Top Tip | Grab an early dinner and take some time to get in the gladrags. A stunning venue deserves to see you feeling your best! But also, you’ll see a lot of the slightly elder locals in comfy attire so don’t feel pressured but if you like dressing up… here’s your chance!
Visiting Pooles Cavern, Buxton
Top Tip | Pooles Cavern is right next to a very short and easy hike to Solomon’s Temple. Why not do both in one trip?! Or even bring a blanket (and a torch) and watch the sunset at the top.
Pooles Cavern in Buxton has a wonderful vibrant history spanning hundreds of years. From caveman, to Roman soldiers, Victorian bandits and the British royal family in 1582, a colourful past is a polite way to describe the exuberant lives that survived, thrived and passed through this delicate natural formation.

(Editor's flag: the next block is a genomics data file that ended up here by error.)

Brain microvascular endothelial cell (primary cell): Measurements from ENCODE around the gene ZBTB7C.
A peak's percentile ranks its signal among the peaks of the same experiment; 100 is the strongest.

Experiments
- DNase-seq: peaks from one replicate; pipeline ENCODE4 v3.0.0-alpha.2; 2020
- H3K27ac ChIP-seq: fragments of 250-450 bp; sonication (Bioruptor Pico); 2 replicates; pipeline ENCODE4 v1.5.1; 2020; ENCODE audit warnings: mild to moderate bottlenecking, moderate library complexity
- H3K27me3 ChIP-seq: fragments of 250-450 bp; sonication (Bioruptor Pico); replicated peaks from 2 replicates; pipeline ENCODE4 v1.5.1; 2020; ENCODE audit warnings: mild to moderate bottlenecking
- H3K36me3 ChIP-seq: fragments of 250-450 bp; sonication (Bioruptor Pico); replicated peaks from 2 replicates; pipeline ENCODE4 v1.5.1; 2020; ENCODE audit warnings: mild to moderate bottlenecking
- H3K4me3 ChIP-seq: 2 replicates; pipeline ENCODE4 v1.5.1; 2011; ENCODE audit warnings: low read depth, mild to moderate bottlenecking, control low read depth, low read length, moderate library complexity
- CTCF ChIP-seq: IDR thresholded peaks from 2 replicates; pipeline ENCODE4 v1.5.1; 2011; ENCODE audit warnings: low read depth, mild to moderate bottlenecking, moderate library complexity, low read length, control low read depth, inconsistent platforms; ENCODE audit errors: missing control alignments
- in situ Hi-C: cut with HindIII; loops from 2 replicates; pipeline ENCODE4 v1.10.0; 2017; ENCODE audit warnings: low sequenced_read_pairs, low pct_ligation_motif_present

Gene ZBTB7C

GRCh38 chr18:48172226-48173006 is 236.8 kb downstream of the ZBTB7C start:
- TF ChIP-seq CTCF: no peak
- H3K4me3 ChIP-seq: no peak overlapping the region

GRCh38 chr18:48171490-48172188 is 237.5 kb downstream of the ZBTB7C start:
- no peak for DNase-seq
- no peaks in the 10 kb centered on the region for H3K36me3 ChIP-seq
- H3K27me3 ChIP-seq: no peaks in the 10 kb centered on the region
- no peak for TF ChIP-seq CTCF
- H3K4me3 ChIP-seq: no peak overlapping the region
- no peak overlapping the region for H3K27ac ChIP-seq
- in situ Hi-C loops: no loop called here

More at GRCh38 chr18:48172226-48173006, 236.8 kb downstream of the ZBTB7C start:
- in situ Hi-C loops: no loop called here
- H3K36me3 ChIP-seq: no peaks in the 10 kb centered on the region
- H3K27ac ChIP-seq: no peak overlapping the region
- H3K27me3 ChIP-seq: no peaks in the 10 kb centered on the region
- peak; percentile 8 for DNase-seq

Top Tip | Bring a warm jumper! It gets very cold in there.
Pooles cavern is densely populated with geologically fascinating growing and hanging mineral deposit formations called stalagmites and stalactites, and was once home to the largest stalactite in Europe, until some bandits came and shot off its bottom thinking it might fetch them some money.
Classic face palm moment where they thought it would be worth thousands and instead no one wanted it as it was financially worthless but only historical rich attached!
Anyways, I won’t bore you any longer with the strange stories from the chilling cavern exploration we did with a wonderful whimsical tour guide as it’s far more fun to hear it from them surrounded by the sound of echos and droplets.